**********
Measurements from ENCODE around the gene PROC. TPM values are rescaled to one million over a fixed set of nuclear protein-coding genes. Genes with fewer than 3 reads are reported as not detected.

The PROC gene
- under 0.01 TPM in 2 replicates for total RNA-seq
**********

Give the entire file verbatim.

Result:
Measurements from ENCODE around the gene PROC. TPM values are rescaled to one million over a fixed set of nuclear protein-coding genes. Genes with fewer than 3 reads are reported as not detected.

The PROC gene
- under 0.01 TPM in 2 replicates for total RNA-seq